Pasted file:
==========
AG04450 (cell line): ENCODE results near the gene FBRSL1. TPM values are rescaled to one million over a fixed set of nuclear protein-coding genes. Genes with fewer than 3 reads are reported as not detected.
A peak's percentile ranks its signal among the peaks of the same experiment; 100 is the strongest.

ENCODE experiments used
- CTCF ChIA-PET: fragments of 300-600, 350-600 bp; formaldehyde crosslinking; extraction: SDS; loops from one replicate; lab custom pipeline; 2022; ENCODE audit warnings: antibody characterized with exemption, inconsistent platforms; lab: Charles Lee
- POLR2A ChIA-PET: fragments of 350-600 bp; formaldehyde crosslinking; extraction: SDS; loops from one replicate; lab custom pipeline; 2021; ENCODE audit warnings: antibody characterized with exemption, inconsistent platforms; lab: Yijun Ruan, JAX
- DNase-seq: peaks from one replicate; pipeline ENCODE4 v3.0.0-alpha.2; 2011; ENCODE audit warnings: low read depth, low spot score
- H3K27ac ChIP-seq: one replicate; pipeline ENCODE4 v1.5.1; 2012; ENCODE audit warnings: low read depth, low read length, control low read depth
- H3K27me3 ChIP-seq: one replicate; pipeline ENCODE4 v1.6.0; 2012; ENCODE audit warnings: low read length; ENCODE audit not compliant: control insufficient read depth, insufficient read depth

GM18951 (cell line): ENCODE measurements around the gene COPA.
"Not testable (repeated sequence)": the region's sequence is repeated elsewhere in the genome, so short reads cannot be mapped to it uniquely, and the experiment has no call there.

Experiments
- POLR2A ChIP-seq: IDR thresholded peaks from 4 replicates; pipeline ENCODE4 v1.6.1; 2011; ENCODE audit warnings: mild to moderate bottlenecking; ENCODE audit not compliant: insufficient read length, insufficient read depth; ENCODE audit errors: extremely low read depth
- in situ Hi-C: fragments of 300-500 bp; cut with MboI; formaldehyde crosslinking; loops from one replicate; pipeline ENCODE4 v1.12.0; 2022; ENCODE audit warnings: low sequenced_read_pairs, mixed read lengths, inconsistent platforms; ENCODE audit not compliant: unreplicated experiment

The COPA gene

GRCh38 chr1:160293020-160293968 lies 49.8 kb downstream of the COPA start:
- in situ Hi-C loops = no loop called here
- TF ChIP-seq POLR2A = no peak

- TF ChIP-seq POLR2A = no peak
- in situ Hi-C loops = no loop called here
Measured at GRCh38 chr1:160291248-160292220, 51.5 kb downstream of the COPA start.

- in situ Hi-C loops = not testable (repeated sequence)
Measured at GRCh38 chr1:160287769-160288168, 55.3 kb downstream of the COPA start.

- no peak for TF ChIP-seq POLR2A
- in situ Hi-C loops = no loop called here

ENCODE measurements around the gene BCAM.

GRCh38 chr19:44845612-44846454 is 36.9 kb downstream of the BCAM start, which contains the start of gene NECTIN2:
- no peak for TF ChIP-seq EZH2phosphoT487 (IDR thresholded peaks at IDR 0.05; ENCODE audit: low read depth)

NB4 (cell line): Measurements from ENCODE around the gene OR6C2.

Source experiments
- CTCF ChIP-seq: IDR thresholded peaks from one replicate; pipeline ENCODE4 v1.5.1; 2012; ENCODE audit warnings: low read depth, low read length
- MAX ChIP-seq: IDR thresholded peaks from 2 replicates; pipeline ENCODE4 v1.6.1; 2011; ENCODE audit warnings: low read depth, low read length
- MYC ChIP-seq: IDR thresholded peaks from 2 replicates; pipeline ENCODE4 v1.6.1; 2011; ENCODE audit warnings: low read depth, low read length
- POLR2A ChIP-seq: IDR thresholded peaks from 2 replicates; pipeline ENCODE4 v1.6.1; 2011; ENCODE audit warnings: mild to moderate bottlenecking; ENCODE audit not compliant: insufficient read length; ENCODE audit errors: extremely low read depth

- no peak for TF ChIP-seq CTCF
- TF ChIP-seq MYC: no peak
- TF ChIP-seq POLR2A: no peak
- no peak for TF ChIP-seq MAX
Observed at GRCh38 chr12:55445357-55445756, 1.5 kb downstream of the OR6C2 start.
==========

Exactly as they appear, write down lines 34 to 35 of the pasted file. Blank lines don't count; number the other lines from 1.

- no peak for TF ChIP-seq CTCF
- TF ChIP-seq MYC: no peak